Field Archers use a range of bow styles from Primitive, Horsebows and Longbow to Recurves and Compound.
High Cross Field Archers follow the National Field Archery Society (NFAS) rules of shooting. We shoot at a mixture of usually 36 or 40 targets; either 'faces' (pictures) or realistic full size 3D foam animals which are set out along a course marked out throughvariable terrain.
The High Cross Field Archery new course is situated in undulating deciduous woodland.Shots can vary from long to very short; level, uphill and down.
Moving round the course in mixed groups of usually three or four, every archer shoots a maximum
of 3 arrows at each target - the first from a red peg. If the target is missed, you move to the next, white, peg and if necessary on to the blue. There are sometimes other coloured pegs for juniors,
compound and archers using sights.
The pegs are set at unknown distances, which is one of the main attractions of NFAS shoots: Unlike other more formal disciplines such as GNAS or roundel target shooting, you have to use your skill to estimate how far you are away from each target which makes for a much more interesting experience. It may just look like we're having a lot of fun - we are - but NFAS archery is the most challenging there is.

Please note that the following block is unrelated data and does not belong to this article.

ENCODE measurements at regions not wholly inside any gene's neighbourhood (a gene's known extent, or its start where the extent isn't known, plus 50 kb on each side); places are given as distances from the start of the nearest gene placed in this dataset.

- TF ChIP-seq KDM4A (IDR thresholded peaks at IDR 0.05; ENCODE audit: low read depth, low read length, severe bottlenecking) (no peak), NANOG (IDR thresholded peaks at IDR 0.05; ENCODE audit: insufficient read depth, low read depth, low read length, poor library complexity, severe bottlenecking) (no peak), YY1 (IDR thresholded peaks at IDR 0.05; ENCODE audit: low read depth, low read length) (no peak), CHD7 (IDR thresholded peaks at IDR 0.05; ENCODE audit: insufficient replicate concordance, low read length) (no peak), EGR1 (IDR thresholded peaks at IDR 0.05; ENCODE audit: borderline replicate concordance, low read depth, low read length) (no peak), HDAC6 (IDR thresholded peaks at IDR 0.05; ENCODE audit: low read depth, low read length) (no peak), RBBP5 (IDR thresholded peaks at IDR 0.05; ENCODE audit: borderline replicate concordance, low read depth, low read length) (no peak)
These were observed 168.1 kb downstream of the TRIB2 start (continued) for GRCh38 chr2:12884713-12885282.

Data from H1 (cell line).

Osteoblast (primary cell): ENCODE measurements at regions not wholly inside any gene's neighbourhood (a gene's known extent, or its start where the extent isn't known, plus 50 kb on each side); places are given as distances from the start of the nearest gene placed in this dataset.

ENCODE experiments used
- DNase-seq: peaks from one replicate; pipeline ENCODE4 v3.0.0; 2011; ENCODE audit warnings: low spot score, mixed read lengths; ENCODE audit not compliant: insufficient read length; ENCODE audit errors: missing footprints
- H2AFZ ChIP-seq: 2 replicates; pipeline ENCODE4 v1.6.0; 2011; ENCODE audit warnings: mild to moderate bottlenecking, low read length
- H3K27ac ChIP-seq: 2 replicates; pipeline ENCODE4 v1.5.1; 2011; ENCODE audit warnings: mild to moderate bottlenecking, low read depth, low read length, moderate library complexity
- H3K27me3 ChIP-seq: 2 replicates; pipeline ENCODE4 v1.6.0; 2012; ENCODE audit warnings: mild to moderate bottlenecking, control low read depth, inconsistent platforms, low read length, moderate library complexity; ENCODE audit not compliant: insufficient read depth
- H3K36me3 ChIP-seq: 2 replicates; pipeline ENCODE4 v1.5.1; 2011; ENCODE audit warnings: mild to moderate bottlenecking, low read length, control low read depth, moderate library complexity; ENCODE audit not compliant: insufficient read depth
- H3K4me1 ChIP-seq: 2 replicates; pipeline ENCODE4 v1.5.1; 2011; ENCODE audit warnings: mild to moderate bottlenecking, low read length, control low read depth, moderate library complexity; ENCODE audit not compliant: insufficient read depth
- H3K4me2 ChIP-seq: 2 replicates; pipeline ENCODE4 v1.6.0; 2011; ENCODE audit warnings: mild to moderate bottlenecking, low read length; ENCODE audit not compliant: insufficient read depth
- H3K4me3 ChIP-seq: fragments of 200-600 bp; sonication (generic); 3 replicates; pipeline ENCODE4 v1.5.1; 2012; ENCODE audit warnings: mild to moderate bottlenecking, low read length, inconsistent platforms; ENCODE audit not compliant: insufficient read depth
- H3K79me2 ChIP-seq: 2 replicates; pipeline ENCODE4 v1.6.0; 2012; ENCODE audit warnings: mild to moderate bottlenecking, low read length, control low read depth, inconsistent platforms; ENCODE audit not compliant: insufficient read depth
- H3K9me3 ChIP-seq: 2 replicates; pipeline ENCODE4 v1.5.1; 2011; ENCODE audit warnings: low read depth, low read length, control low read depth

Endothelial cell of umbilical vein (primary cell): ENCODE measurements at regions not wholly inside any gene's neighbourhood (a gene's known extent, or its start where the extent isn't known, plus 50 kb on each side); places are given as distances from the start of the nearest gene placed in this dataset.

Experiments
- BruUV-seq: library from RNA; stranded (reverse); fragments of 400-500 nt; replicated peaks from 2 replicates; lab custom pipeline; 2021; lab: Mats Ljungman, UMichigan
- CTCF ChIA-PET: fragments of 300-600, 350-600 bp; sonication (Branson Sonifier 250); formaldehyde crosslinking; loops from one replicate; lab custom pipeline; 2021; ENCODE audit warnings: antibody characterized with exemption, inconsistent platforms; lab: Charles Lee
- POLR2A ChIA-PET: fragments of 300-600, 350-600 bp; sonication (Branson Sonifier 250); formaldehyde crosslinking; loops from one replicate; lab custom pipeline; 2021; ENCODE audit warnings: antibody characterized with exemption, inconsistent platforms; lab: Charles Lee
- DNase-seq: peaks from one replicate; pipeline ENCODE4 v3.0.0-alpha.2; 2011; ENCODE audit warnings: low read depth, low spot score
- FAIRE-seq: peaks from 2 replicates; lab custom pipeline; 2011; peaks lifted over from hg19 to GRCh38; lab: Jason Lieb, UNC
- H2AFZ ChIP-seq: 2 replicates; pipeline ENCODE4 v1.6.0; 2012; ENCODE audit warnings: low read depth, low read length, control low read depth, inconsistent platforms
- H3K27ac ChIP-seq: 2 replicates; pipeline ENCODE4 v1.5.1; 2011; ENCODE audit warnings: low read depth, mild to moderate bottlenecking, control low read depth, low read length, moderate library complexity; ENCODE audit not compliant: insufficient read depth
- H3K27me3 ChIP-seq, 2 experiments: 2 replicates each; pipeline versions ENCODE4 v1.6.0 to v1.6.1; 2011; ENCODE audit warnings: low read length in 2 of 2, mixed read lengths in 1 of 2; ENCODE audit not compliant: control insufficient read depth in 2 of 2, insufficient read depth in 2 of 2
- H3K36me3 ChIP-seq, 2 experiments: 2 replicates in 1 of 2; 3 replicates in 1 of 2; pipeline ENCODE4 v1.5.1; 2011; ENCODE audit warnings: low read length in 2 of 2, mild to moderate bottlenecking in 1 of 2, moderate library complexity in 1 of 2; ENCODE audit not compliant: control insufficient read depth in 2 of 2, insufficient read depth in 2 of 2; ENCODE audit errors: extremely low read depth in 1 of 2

While field archers mostly shoot for the pleasure of a day out in the country in excellent company, points are scored depending on the peg shot from and the accuracy of the hit on the target. At open-shoots, medals are awarded for the top three scorers from each bow style.
No Animals Were Harmed in the Making of this Website
NFAS Field Archer Club pit their wits, bows and arrows against various types of target: photographs, painted hessians and 3D models of animals. We do not condone the hunting of animals with bow and arrow, which is illegal in the UK. And while bacon butties are the standard fayre of NFAS field archers, some of us are even vegetarians...